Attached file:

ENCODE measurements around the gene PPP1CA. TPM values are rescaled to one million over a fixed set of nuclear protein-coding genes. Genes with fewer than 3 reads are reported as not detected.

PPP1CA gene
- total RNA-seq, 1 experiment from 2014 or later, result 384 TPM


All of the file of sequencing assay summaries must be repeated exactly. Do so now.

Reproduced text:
ENCODE measurements around the gene PPP1CA. TPM values are rescaled to one million over a fixed set of nuclear protein-coding genes. Genes with fewer than 3 reads are reported as not detected.

PPP1CA gene
- total RNA-seq, 1 experiment from 2014 or later, result 384 TPM